LOS ANGELES — When Pink Floyd first took its concept album "The Wall" to the concert stage more than three decades ago, even lead singer and chief songwriter Roger Waters couldn't have imagined a day when rock music might get any bigger.

LOS ANGELES — When Pink Floyd first took its concept album "The Wall" to the concert stage more than three decades ago, even lead singer and chief songwriter Roger Waters couldn't have imagined a day when rock music might get any bigger.

But 32 years later, his magnum opus about the battle between individual freedoms and authoritarian oppression has magnified beyond Waters' own expectations of yore. Now the man who once excoriated the voluminous expansion of the rock concert experience has helped institutionalize it. "I famously hated playing to large numbers of people and playing in stadiums," Waters, 68, said from a tour stop in Austin, Texas, earlier this month.

"The outdoor version, which we developed for South America and which is so much bigger than the arena shows," the British rocker said, "illuminates the piece in ways we can't and couldn't do indoors."

For instance, in the arena version, the metaphorical wall that is gradually built through the course of the evening typically spans about 200 feet. At stadiums, it stretches out to around 500 feet. "It's a new concept of how to produce rock 'n' theater on a great big football field," Waters said. "We have technology available that's so profoundly superior to what we had 30 years ago. You can be 200 yards from the show and still be completely engaged with what you're seeing."

The recent South American tour of "The Wall" broke attendance records there — nine sold-out shows at River Plate Stadium in Buenos Aires trounced the previous record of five at the same venue held by the Rolling Stones — and it's also been among the top-grossing concert draws in North America since he resurrected and updated the show in 2010.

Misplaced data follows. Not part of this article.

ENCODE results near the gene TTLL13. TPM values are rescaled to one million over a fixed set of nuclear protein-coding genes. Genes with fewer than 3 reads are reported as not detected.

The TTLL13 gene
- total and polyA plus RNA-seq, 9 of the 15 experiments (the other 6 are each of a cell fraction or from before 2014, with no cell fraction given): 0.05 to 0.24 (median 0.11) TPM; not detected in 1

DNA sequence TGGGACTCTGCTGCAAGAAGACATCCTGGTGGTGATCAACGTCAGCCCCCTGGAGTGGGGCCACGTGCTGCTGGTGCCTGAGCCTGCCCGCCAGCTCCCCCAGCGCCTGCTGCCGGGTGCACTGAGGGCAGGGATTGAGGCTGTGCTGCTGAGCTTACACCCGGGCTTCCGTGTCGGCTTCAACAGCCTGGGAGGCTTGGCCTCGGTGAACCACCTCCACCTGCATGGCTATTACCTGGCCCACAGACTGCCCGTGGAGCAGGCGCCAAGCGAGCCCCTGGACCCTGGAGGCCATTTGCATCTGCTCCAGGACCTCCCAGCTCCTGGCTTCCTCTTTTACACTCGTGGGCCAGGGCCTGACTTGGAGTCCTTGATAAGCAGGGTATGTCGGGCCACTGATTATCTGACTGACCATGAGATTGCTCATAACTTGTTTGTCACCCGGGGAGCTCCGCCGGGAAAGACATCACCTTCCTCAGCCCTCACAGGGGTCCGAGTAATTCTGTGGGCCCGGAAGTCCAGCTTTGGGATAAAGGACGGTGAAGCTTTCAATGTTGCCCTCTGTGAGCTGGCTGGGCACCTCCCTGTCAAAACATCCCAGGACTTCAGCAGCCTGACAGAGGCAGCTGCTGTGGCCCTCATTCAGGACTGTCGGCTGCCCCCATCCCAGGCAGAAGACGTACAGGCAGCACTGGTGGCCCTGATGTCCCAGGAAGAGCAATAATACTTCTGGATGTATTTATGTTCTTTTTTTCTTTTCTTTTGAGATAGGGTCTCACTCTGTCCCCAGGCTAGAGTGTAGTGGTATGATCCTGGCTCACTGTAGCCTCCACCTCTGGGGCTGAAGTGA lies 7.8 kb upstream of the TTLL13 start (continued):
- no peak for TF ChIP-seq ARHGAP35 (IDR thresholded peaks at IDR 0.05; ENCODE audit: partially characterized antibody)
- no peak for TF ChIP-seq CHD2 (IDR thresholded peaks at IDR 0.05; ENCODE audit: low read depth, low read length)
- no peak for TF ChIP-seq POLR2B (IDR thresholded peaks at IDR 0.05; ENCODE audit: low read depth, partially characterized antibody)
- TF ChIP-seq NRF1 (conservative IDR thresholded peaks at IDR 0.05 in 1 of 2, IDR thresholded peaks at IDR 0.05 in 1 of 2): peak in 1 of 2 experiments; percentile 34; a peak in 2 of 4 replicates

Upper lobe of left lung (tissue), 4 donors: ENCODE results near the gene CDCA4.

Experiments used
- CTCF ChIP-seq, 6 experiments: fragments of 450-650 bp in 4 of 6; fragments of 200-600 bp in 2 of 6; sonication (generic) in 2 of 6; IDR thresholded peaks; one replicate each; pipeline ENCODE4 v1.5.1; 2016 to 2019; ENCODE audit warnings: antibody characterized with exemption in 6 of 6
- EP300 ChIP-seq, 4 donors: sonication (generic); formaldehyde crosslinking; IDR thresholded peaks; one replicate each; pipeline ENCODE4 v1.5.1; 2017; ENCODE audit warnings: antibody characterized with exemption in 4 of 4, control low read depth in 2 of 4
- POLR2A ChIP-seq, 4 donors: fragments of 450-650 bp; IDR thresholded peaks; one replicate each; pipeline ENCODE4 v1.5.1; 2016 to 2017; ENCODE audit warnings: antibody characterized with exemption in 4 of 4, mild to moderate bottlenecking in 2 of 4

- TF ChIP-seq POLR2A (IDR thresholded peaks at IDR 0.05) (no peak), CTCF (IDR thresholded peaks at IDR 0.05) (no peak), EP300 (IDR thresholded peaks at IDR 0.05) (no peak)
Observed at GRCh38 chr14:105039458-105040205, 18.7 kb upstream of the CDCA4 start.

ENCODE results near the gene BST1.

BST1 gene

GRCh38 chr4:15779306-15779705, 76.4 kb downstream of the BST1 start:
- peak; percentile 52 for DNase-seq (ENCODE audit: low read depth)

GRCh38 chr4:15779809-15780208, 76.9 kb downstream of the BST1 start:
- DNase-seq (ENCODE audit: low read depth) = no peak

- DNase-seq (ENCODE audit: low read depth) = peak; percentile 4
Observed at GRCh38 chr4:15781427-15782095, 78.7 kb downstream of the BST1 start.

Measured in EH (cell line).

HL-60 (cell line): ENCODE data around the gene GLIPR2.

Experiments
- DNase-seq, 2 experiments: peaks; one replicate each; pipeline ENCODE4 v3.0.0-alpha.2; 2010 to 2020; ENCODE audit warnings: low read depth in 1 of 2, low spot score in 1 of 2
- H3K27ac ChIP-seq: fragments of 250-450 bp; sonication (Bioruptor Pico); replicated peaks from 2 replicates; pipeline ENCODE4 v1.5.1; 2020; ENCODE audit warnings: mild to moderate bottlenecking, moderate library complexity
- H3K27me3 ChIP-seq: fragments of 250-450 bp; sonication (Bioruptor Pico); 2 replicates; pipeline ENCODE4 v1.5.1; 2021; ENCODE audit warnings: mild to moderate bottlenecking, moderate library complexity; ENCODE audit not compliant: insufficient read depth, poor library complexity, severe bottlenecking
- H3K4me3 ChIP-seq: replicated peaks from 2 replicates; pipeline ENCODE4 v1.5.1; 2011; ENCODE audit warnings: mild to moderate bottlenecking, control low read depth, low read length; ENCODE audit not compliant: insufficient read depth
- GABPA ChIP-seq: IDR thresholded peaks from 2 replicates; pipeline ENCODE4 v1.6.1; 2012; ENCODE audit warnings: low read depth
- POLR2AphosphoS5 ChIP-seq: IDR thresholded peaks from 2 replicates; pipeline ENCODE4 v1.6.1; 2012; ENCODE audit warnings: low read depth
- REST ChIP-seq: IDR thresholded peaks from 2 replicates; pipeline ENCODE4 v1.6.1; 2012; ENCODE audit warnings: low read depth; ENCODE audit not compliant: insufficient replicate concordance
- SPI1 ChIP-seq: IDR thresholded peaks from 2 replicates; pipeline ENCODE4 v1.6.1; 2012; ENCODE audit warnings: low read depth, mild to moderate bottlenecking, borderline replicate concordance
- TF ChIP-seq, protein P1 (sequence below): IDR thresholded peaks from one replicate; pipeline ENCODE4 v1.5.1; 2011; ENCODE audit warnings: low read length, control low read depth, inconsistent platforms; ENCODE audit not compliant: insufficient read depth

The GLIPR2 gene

Since bringing "The Wall" back, Waters has done 150 performances that have grossed $218 million in 27 countries. It would be tempting to think that by now "The Wall" is a well-oiled machine with every element solidly in place down to the last microsecond of music and pixel of imagery. "I take a hard drive straight home from every gig and then look at it the next day or the next night, and I write notes," he said. "I don't think there's been a single day where I haven't changed something."

Conceptually, too, the show has grown from its origins as a polemic largely about the angst of one particular rock star.

"The new incarnation of 'The Wall' is completely unlike the 1980 version," he said. "It's developed into being much more of an international polemic, and it's also much more moving," he said, referring to images, many submitted by fans around the world, of family or friends killed in various wars over the past century. "In those days it was about the internal struggle of me, when I was younger. It's now much more about everybody else, much less about me, and what's going on in politics, communication and all the stuff I care so deeply about. In consequence, lots of people in the audience weep. That makes me very happy, to be able to engage people to where they can empathize with others to the point where they weep."